I can -and I many times do- carve my own laminated wood props, though.
The cabin interior (not provided with this kit) is easy to scratch, and the decals...well, depending on the complexity of your chosen marks, you may somehow scrounge them or cobble together from defunct kits, print them yourself, or commission them.
The struts will be coming from Strutz airfolied brass stock (thanks, Andrew Nickeas!).
Why, ask some of my friends, I launch myself into fixing a somewhat not very enticing kit prospect instead of scratchbuilding the desired subject? well, firstly, to honor the gift, and secondly to redeem an object that otherwise will slowly drift into oblivion. And thirdly, needless to say, because of the challenge.

What you get:
The vacuum-formed shapes:
 You get two half wheels. You could glue them together and get one whole wheel, incredible!:
 Small bits better left for the erosion of eons....
 The detail is there... if not quite crisp:
 Kit had surely went thorough some stressful situations:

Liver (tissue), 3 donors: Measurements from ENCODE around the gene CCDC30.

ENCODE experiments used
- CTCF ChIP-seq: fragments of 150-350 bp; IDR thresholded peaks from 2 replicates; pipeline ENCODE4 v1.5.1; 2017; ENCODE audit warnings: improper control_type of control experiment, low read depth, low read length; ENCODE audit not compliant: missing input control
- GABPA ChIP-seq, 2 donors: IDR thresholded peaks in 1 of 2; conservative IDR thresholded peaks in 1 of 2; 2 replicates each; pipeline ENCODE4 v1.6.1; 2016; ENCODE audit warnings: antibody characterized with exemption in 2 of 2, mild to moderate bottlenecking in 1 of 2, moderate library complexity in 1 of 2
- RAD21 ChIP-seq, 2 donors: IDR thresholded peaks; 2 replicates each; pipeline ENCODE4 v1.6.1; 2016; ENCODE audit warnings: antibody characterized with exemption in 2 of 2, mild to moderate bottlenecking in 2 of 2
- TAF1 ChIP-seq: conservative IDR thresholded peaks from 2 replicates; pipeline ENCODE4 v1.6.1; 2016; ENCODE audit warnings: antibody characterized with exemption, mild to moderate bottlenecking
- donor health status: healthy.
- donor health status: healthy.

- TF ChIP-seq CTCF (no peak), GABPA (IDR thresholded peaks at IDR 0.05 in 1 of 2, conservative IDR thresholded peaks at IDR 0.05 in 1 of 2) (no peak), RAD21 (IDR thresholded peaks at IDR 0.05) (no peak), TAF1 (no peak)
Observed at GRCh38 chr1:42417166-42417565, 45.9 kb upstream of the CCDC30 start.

Parts come easily off if you do it properly, not a science; just score the previously-marked contours with a new blade in successive, precise, not too forceful passes, then bend back and forth CAREFULLY, and voilá:
 Cracked areas are reinforced internally:

 All major parts out, the rest better leave it where it is:
Here an image of the parts you do not like to use, under any circumstances.
Their only mission is to provide the size for their replacements:
The parts were given a modicum of sanding and truing.
I hate going to the gym, so I sand kits:
 Notice to the right that I have already started to rumage my supplies to get accessories:
 Obtain thin trailing edges, so your model doesn't look clunky, one of the commons pitfalls of vacs when not done quite properly:
 This is how a part looks after some flat-sanding on the internal side:
 Remove the pips caused by the suction during the fabrication process. Some will leave a pinhole, don't worry about it now:
 Pinholes exposed by the removal of the pips. Good vac kits do not present this inconvenience, or not to this degree: